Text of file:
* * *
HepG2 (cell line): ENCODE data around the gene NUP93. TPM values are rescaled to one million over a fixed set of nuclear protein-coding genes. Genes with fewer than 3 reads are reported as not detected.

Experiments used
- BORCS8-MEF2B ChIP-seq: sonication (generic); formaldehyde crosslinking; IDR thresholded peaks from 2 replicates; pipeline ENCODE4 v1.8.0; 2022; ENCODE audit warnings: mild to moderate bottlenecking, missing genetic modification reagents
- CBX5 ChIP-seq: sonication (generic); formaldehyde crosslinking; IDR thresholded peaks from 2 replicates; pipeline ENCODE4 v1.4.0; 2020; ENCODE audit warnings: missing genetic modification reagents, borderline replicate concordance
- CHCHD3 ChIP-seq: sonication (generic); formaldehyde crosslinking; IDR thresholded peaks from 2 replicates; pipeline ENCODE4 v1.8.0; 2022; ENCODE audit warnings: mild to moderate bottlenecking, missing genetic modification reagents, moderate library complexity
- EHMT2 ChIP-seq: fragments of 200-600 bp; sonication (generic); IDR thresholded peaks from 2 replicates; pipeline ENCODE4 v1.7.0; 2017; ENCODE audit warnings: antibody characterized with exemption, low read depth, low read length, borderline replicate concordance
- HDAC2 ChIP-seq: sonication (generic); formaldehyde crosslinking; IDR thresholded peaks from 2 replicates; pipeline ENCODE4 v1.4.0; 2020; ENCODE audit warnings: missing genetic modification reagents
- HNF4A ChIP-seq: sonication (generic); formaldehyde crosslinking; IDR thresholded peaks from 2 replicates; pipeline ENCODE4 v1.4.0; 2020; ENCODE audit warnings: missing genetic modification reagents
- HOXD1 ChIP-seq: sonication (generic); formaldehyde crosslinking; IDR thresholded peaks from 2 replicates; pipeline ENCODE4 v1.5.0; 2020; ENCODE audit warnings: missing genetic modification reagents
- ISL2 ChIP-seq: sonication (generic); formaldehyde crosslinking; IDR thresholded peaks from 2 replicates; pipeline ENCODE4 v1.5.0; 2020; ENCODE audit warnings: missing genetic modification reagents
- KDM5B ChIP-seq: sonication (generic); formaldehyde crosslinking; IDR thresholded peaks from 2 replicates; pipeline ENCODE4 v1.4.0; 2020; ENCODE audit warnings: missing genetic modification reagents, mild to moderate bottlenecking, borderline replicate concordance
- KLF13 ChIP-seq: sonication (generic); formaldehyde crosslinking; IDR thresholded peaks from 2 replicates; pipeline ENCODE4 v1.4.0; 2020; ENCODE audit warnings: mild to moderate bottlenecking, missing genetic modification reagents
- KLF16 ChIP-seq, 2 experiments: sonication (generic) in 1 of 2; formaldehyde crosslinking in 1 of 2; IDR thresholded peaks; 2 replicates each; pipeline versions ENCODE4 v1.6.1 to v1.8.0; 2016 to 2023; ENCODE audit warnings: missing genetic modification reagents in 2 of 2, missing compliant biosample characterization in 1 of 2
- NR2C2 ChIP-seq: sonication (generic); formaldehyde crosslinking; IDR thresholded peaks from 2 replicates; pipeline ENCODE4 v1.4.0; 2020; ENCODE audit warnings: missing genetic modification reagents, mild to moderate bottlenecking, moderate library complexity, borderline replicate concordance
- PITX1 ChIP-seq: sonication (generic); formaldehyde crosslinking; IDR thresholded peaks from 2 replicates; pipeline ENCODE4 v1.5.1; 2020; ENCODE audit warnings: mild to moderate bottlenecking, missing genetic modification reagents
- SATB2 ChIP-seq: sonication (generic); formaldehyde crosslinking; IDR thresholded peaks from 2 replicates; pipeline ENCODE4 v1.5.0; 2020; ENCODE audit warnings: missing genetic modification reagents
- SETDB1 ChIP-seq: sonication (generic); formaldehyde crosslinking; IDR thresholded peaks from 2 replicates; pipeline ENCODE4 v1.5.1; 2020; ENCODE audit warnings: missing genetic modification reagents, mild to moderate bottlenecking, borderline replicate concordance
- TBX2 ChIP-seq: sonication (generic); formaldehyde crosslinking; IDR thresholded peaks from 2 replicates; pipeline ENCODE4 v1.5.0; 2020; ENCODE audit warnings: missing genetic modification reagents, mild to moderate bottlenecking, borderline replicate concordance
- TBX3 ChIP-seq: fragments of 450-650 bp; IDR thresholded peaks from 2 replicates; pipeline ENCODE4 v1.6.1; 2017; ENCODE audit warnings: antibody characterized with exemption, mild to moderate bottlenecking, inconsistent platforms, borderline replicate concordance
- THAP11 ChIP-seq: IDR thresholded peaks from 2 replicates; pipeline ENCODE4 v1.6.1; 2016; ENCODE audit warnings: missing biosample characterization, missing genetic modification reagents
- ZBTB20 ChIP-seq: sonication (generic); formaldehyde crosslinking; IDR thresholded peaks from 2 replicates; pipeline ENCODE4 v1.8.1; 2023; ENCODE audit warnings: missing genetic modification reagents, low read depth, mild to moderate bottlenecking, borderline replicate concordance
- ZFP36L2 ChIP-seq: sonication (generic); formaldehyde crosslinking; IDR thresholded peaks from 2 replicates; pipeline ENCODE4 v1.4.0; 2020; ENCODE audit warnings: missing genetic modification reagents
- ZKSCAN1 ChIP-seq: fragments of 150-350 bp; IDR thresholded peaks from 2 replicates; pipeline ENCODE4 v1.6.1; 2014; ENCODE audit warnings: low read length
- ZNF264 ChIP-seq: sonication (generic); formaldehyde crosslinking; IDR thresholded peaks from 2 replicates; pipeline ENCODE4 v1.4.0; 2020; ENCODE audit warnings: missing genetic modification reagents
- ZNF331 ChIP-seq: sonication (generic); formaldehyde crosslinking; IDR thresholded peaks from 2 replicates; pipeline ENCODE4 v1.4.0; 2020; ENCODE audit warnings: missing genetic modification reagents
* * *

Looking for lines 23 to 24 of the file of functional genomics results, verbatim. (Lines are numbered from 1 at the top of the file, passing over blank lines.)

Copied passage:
- ZKSCAN1 ChIP-seq: fragments of 150-350 bp; IDR thresholded peaks from 2 replicates; pipeline ENCODE4 v1.6.1; 2014; ENCODE audit warnings: low read length
- ZNF264 ChIP-seq: sonication (generic); formaldehyde crosslinking; IDR thresholded peaks from 2 replicates; pipeline ENCODE4 v1.4.0; 2020; ENCODE audit warnings: missing genetic modification reagents